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Why More Countries Should Back Out of Hosting Global Sporting Events

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On Tuesday, Australia pulled out from hosting the 2026 Commonwealth Games after the projected costs ballooned from $1.8 billion to more than $4 billion, becoming “well and truly too much” for host state Victoria to bear, Premier Daniel Andrews said in a press conference.

“I will not take money out of hospitals and schools in order to fund an event that is three times the cost estimated and budgeted for last year,” he added.

Experts say the decision has once again rekindled a debate over whether the Commonwealth Games are still relevant on the global sporting stage today, and more than that, if the outsized costs of hosting global sporting tournaments is worth the trouble.

“When you include all of the costs and the total amount of revenue you bring in, it’s not a very good financial balance,” Andrew Zimbalist, a professor of economics at Smith College who has consulted on the sports industry, tells TIME. “So it’s simply a reflection of the reality that more and more politicians are realizing it’s very problematic to make a bet.”

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The outsized cost of hosting global sporting events

The economic benefits of hosting a global sporting event are often eclipsed by underestimated costs that already-sizable local budgets can’t keep up with.

Since 1960, every Olympic Games event has exceeded its budget by an average of 172%, in inflation-adjusted terms, according to research findings by Oxford University. The Oxford study also found that spending on such events exceeded that of investments in key infrastructure including transportation. “When a bid is first put before politicians, they want the politicians to vote yes so they don’t add lots of bells and whistles to it,” Zimbalist says.

The eye-watering sums for hosting global sporting events was most dramatically seen in Qatar during the 2022 World Cup, which cost an estimated $220 billion. The event prompted heavy criticism of the host nation over its rights record and the death of migrants erecting infrastructure for the tournament.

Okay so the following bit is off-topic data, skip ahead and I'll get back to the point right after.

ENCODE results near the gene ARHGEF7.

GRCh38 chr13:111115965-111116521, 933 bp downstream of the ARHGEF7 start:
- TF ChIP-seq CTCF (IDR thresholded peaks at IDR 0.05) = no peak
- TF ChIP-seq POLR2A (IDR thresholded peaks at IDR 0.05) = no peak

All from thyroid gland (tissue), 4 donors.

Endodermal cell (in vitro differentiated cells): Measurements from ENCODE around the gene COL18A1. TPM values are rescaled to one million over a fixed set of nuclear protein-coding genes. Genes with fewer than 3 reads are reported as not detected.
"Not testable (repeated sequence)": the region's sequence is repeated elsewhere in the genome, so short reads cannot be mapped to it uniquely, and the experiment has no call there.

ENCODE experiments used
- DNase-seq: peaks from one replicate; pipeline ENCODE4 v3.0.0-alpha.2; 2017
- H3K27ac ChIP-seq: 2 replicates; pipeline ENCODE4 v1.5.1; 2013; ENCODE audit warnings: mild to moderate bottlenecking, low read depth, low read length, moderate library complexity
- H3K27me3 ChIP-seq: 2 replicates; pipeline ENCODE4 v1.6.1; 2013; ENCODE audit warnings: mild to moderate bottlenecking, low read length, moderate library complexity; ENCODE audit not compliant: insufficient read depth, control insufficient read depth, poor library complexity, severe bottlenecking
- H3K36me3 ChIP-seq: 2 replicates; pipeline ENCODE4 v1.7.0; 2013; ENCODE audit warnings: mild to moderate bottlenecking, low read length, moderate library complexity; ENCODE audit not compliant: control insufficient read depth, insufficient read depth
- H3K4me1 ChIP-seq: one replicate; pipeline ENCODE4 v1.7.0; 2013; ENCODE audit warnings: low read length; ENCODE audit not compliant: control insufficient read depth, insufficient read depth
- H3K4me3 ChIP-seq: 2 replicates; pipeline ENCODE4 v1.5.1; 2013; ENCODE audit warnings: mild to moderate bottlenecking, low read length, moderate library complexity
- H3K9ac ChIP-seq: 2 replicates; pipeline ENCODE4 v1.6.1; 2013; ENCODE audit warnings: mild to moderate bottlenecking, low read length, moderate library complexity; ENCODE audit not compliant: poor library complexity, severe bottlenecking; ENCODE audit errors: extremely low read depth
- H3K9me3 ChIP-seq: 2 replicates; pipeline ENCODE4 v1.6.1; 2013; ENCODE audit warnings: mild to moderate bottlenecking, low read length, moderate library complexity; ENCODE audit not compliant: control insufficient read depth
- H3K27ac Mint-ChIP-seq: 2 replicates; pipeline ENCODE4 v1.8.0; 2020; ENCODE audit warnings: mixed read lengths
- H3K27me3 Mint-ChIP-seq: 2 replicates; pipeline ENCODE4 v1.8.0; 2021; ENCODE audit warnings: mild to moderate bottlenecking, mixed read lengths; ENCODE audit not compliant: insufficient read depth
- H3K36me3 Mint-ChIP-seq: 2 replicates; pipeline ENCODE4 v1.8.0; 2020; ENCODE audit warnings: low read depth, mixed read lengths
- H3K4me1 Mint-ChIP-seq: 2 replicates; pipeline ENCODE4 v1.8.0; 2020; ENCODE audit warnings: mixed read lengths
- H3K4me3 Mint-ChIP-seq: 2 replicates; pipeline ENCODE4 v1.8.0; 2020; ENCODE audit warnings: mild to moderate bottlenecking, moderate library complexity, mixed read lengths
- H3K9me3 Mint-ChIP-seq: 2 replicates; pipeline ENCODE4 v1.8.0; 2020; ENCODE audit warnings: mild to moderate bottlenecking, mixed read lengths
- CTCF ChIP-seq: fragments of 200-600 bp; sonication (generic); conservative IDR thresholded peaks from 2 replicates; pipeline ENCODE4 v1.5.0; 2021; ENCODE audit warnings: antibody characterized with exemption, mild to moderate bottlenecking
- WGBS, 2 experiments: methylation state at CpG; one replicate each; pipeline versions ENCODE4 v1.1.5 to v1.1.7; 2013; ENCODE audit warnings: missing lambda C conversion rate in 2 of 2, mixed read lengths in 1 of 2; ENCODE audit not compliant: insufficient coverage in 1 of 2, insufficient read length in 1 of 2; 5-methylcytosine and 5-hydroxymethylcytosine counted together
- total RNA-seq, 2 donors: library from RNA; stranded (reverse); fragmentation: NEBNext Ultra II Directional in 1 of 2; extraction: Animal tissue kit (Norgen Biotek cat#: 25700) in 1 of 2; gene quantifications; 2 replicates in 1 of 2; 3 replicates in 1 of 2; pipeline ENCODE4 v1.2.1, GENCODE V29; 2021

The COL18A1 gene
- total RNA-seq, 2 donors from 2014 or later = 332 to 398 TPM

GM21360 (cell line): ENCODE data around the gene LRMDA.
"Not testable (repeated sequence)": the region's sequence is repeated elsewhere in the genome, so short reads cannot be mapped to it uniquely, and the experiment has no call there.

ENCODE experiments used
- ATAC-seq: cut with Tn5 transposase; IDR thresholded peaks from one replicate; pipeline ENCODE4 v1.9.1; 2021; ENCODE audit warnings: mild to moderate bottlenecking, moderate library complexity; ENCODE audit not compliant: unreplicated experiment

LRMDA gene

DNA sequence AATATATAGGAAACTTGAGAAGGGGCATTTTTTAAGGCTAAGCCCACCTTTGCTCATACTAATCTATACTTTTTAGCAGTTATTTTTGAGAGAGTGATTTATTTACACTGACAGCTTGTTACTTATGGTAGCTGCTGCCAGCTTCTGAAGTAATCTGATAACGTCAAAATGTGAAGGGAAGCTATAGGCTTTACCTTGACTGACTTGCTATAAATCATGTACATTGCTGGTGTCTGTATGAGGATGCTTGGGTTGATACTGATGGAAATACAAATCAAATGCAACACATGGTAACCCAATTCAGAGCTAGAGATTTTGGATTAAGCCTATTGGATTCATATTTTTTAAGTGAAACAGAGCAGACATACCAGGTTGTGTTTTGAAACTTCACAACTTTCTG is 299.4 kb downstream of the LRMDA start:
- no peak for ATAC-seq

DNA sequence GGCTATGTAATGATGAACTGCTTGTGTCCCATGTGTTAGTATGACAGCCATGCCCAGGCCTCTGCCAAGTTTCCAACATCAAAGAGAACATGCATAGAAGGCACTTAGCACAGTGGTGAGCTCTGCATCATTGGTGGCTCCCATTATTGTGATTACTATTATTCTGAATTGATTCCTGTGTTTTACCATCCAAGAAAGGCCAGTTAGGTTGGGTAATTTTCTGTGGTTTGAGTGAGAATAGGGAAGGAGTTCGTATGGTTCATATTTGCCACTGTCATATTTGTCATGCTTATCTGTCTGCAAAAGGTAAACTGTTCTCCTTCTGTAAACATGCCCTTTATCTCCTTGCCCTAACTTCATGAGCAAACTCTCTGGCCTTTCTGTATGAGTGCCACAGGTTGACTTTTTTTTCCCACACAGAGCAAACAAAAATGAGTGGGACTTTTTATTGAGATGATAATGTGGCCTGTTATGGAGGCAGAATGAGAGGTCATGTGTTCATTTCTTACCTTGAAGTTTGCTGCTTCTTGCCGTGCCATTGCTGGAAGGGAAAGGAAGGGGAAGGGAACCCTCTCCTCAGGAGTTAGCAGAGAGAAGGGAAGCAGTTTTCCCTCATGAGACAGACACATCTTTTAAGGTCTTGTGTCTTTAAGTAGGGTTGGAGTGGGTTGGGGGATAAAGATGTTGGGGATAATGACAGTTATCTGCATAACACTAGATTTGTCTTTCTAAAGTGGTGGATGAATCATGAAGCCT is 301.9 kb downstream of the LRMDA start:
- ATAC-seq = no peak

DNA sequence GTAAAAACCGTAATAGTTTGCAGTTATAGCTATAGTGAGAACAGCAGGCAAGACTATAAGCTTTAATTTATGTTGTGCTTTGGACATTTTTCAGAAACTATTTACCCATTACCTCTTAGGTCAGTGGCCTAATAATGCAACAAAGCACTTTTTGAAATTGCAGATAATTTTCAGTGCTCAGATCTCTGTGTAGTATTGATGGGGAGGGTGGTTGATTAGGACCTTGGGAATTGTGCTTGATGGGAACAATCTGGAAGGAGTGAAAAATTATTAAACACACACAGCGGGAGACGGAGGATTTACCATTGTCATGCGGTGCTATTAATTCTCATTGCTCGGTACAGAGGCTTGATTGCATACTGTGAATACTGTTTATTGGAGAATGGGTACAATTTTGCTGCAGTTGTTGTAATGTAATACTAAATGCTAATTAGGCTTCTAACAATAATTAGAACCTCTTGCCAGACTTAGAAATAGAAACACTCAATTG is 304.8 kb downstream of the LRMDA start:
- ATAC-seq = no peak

Victor Matheson, a professor of economics at the College of the Holy Cross, tells TIME that building venues to host such large-scale events is justified as a means to boost tourism—but it often doesn’t work out that way. “There are politicians who enjoy the spectacle, and then say, well, I’ll be out of office, by the time we have to come to pay all these bills,” he says.

A potential solution that has been floated by some experts is for one nation to become the permanent host of a sporting event, so that they always have the infrastructure ready. “You don’t have to rebuild the whole apparatus, which is billions and billions of dollars every four years and in a new city,” Zimbalast says. “There are different ways to organize it that would make much, much more financial and environmental sense.”

The Commonwealth Games’ second-tier status

The Commonwealth Games were first held in 1930 as the British Empire Games as a way to foster unity between Britain and its 56 current and former colonies. “Sport was an integral part of keeping the British Empire together and keeping Australia linked to the mother country,” says Steve Georgakis, a senior lecturer of sports studies at Sydney University.

But in the last 20 years, Georgakis says that Australian culture has changed from being predominantly British to a diverse and multicultural society. As such, the decision to cancel the Commonwealth Games to many, especially newcomers or those born overseas, “doesn’t hold much significance at all.”

Questions of identity and politics aside, the tournament is viewed by many as second-tier. Last year, several athletes, including British diving champion Tom Daley and Australian swimmer Cate Campbell, chose not to compete in the Commonwealth Games. Sprinting great Usain Bolt even once called the tournament “a bit shit,” though he later claimed he was misquoted.

A lack of enthusiasm on the part of potential hosts was seen in 2015, when Durban, South Africa was the only city that bid for hosting rights. But two years later, it was stripped of its role due to mounting costs and missed deadlines. The hosting baton was passed to Birmingham, England, nine months later.

It remains unclear whether officials can find a new host ahead of the 2026 games.

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Write to Astha Rajvanshi at astha.rajvanshi@time.com and Armani Syed at armani.syed@time.com